The ‘why?’ is addressed in the long-term by counseling and by building the victims’ personal support network.
The issue of ‘what’s going to happen to them?’ raises another characteristic many of the women share: they are short of money, job skills, connections, housing ... all the resources needed to make it on their own.
James said the combination of leaving the relationship and finding yourself without any resources can be terrifying.
“I had $100 to my name, a 4-year-old child and no job,” James said. “I had nothing. My whole world changed in a moment, and I had nothing. It was scary.”
James sought counseling for herself and her son, a step she recommended for all domestic violence victims. Even so, she said it was hard to adjust to life after the abuse.
“Everything was so abnormal when I came out of that situation,” she said. “It was almost as if I didn’t know how to function in the world. It’s such a roller coaster of emotions, once you’re free from that situation, it’s hard to determine what your own wants and needs are. You’re kind of lost.”
Scholey works daily with domestic violence victims, helping them build the physical and emotional support network they need to transition into their new life.
She described an all-too-common scenario for a woman on the brink of leaving an abusive relationship: “She has no job, she has no skills because she’s never worked outside the home, she has three kids, she doesn’t have a car because it’s not in her name, and if she leaves, she’s homeless and afoot.”
YWCA staff partner with other social service agencies and non-profits to meet the women’s needs, build job skills and get them situated in the community. But, one basic need remains particularly hard to secure: housing.
“We have a serious shortage of places to rent in this community, especially low-income housing,” Scholey said. “If they can’t afford the rent and utilities, and very few of these women can, it’s going to be very hard for them to find housing.”
Shalonda Kearney, director at the crisis center, said the lack of resources, especially housing, leads many women to return to their abusers.
“A lot of the women end of feeling like the roadblacks in front of them are just too hard,” Kearney said, “and they end up going back.”
But, she said, domestic violence doesn’t just affect low-income women.
“We see people come through here from every segment of the community,” Kearney said. “She could be a stay-at-home mom, she could be someone holding down a job at a fast food restaurant, or she could be the CEO of a company. It’s no different.”
She said the crisis center also regularly receives calls from men who have been subjected to domestic violence. According to figures provided by the Oklahoma State Department of Health, as many as 40 percent of all men in Oklahoma will suffer domestic violence during their life. The figure for women in the state is higher — about 49 percent.
Kearney said it is not at all uncommon for men to be the victims of domestic violence, but social norms and stigma keep most men from reporting the abuse.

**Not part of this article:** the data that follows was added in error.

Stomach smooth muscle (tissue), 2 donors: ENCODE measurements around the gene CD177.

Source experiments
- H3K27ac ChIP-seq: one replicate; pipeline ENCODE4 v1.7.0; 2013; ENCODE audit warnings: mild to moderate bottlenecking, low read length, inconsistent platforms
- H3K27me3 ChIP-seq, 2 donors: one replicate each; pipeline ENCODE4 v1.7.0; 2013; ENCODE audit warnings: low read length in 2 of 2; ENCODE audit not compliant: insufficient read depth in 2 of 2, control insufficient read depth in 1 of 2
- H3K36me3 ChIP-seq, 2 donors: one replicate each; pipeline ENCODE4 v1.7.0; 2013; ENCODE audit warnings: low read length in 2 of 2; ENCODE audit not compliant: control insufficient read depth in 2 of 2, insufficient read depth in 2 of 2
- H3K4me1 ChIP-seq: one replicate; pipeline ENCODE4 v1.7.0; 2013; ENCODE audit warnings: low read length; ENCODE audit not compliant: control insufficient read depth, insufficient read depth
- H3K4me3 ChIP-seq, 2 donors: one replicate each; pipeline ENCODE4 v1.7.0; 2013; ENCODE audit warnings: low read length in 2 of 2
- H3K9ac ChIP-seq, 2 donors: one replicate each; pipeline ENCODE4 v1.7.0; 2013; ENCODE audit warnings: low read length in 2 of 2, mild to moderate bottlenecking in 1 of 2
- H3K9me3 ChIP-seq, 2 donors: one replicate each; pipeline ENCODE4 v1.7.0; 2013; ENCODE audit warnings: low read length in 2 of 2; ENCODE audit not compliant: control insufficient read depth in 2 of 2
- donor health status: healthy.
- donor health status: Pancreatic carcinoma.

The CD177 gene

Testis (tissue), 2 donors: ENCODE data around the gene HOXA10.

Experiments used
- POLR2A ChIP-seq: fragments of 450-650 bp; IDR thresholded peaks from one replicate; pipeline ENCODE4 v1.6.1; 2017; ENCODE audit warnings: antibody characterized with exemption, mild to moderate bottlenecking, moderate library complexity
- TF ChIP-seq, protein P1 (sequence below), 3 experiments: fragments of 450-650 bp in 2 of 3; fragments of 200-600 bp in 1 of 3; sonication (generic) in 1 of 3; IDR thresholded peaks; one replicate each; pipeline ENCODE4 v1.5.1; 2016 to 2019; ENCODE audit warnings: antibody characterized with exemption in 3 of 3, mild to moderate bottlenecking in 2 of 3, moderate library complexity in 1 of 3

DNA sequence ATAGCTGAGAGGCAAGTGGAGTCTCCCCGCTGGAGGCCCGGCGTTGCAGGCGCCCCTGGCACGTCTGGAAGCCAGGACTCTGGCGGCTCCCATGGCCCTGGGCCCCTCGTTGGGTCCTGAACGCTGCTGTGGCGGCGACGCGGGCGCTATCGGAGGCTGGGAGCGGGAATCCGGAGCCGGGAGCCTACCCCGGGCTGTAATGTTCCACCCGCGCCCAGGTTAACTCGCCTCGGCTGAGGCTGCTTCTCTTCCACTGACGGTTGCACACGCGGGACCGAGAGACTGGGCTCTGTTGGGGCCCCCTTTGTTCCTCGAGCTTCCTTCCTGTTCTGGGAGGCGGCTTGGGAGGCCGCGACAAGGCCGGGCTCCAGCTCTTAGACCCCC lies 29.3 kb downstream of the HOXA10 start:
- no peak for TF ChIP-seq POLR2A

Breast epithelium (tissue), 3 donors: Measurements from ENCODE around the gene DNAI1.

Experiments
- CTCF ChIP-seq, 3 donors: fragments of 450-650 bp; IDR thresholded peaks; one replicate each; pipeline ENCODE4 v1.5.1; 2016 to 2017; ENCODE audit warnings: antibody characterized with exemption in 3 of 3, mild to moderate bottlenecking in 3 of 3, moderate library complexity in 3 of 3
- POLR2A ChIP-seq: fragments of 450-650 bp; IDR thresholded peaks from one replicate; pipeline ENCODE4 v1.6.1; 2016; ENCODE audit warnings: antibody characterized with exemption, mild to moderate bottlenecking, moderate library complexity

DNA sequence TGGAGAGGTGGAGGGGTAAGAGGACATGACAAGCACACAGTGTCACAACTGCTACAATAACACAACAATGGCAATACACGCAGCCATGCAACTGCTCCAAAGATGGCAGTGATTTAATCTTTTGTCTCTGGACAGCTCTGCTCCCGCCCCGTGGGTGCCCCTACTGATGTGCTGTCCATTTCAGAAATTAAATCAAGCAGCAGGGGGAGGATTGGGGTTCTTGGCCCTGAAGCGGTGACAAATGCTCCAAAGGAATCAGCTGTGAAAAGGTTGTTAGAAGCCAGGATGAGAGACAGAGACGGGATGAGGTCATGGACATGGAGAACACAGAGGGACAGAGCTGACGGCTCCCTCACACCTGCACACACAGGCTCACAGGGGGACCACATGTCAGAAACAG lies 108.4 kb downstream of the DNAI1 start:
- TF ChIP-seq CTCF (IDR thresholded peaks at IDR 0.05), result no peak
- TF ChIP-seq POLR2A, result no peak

“To get a man to even come out, even to make a police report, is very hard,” Kearney said.
Experts say domestic violence for both men and women remains underreported, largely due to negative social stigma and lack of support for the victims.
“We don’t talk about it, and we don’t highlight it as an issue in the community like we do with other issues,” Scholey said. “It’s something we as a community don’t like to talk about, and it’s something the victims often are unwilling or unable to talk about. Nobody likes to admit they’re a victim.”
YWCA Enid community education and prevention specialist Rynn Day said many victims still are held back from reporting their abuse by social stigma surrounding domestic violence.
“When someone hears the words ‘domestic violence,’ there’s still a lot of questions that pop up in people’s minds,” Day said.
She said the public as a whole still has a tendancy to blame victims, assume the abuse was “just a family issue” and question ‘Why she would stay if it was really that bad.’
YWCA Enid is working to overcome some of those social perceptions this month with Domestic Violence Awareness Month events.
YWCA Enid’s largest event of the month will be the Remember My Name ceremony and cookout at noon Oct. 17, on the YWCA south lawn at 525 South Quincy.
The Remember My Name ceremony honors domestic violence victims from the last year by reading their names and by a symbolic balloon release. District Attorney Mike Fields will speak during the event.
A free hamburger fry will be offered to the public following the remembrance ceremony.
Domestic Violence Awareness Month activities conclude with Community Response to Domestic Violence training 9-11:30 a.m. Oct. 29 in Kingfisher and Oct. 30 at YWCA Enid.
The free community training is open to the public, and is designed to help community members recognize, prevent and respond to domestic violence.
James said public events like those hosted this month by YWCA Enid, paired with ongoing public discussion of the issue, is the long-term path to reducing domestic violence in the community.
“Domestic violence is a totally preventable problem,” she said, “and until we accept that as a community, it’s going to be harder for victims to speak out and get help.”
ENID, Okla. —
Kamelle James never thought she was the kind of woman who would become a victim of domestic violence.